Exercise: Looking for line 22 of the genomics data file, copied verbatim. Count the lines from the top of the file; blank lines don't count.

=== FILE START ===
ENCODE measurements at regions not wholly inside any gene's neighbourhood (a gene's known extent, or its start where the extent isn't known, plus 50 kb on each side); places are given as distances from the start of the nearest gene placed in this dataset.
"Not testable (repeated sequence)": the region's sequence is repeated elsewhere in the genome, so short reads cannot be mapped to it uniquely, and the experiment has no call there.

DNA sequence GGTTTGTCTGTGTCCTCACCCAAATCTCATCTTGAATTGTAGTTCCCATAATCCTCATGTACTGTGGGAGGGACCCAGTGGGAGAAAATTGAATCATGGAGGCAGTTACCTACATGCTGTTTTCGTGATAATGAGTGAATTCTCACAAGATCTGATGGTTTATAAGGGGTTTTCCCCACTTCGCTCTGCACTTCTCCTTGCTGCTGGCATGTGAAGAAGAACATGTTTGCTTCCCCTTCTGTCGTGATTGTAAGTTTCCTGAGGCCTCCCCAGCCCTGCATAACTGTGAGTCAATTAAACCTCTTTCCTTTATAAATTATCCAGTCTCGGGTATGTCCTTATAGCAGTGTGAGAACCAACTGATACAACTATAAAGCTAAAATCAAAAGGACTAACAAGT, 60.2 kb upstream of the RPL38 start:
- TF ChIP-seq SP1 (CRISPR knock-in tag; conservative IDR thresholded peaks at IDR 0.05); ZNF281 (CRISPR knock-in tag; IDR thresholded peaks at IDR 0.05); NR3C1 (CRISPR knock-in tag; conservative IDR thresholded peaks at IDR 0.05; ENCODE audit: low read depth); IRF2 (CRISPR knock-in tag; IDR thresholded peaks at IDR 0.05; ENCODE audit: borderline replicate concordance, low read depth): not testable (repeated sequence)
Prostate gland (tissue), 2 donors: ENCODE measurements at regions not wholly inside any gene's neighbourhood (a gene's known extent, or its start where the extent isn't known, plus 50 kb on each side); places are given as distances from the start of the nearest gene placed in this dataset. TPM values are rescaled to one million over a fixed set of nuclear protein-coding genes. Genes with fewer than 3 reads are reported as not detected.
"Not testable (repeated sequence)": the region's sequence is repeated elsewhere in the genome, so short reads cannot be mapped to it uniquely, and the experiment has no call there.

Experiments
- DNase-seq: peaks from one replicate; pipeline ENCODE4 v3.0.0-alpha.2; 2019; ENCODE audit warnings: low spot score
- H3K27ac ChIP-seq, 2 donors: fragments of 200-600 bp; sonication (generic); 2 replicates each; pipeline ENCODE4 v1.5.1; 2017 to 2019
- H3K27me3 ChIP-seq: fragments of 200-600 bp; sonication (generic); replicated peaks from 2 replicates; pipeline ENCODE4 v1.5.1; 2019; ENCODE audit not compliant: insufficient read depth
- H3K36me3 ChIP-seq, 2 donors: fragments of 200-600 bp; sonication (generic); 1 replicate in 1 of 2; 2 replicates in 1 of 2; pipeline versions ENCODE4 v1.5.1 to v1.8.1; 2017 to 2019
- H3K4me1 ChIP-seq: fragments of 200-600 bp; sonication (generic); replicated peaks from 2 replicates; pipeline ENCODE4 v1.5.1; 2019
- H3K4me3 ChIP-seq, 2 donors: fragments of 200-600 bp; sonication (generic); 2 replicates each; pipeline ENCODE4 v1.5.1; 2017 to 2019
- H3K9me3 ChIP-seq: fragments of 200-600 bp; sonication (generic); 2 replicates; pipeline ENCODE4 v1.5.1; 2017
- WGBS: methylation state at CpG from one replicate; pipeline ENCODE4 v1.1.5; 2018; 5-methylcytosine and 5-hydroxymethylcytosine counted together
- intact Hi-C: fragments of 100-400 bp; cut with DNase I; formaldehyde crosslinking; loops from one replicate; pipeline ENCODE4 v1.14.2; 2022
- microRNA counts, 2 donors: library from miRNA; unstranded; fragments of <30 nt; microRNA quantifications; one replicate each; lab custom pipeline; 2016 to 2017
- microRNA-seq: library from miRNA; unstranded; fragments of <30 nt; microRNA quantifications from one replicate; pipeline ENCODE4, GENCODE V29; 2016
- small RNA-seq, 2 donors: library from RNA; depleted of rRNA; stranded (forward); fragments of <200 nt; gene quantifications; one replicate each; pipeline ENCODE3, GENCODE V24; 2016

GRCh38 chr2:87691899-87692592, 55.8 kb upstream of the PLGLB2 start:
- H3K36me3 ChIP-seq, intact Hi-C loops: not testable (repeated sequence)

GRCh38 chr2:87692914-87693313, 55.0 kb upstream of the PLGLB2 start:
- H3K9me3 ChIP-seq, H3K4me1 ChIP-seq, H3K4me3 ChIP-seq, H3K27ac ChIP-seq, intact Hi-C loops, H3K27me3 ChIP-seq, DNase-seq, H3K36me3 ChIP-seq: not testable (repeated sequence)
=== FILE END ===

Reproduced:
GRCh38 chr2:87692914-87693313, 55.0 kb upstream of the PLGLB2 start: